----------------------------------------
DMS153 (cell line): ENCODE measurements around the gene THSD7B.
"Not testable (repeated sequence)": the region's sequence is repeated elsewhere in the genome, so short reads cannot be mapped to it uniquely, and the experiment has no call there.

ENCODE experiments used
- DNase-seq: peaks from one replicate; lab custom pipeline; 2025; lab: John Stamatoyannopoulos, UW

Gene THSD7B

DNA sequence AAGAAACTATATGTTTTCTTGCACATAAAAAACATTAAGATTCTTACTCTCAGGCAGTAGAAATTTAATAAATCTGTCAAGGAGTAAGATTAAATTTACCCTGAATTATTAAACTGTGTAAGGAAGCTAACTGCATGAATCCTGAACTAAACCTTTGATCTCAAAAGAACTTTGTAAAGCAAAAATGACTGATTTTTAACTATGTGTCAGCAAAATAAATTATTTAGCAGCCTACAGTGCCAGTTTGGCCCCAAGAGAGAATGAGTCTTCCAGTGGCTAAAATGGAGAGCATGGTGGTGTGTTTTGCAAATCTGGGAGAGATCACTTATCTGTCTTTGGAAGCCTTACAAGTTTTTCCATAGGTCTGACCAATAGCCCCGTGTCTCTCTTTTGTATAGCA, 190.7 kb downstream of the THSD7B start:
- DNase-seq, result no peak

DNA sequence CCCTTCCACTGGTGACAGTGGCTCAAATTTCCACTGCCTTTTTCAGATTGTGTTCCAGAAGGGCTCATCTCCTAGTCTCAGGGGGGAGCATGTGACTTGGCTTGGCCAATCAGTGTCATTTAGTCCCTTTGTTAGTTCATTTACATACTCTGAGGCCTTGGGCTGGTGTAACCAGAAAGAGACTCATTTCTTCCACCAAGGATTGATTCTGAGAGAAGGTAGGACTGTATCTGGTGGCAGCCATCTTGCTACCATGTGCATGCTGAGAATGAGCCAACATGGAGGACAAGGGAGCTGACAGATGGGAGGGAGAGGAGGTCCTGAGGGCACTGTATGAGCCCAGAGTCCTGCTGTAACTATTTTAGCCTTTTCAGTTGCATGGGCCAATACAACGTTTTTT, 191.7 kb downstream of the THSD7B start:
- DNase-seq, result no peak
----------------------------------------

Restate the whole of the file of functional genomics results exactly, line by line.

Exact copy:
DMS153 (cell line): ENCODE measurements around the gene THSD7B.
"Not testable (repeated sequence)": the region's sequence is repeated elsewhere in the genome, so short reads cannot be mapped to it uniquely, and the experiment has no call there.

ENCODE experiments used
- DNase-seq: peaks from one replicate; lab custom pipeline; 2025; lab: John Stamatoyannopoulos, UW

Gene THSD7B

DNA sequence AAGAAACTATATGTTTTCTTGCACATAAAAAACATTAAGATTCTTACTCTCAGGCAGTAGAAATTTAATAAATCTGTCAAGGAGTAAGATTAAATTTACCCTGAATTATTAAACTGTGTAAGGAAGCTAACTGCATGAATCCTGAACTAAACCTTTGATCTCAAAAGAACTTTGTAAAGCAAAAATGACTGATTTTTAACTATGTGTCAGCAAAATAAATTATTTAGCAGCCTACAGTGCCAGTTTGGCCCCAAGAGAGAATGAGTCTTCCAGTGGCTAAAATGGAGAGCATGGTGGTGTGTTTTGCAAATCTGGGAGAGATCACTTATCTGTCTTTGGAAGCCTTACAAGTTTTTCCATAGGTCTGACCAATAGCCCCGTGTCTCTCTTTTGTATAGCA, 190.7 kb downstream of the THSD7B start:
- DNase-seq, result no peak

DNA sequence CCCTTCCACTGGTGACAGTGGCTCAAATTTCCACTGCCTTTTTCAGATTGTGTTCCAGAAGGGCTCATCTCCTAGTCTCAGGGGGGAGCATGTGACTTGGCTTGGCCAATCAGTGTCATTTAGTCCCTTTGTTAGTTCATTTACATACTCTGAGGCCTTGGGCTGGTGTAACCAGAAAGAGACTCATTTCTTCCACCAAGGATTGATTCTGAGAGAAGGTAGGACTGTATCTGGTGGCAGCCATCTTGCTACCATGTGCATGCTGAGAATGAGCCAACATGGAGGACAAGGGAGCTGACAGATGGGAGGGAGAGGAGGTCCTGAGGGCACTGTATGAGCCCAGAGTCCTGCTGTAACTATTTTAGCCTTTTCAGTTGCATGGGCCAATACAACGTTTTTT, 191.7 kb downstream of the THSD7B start:
- DNase-seq, result no peak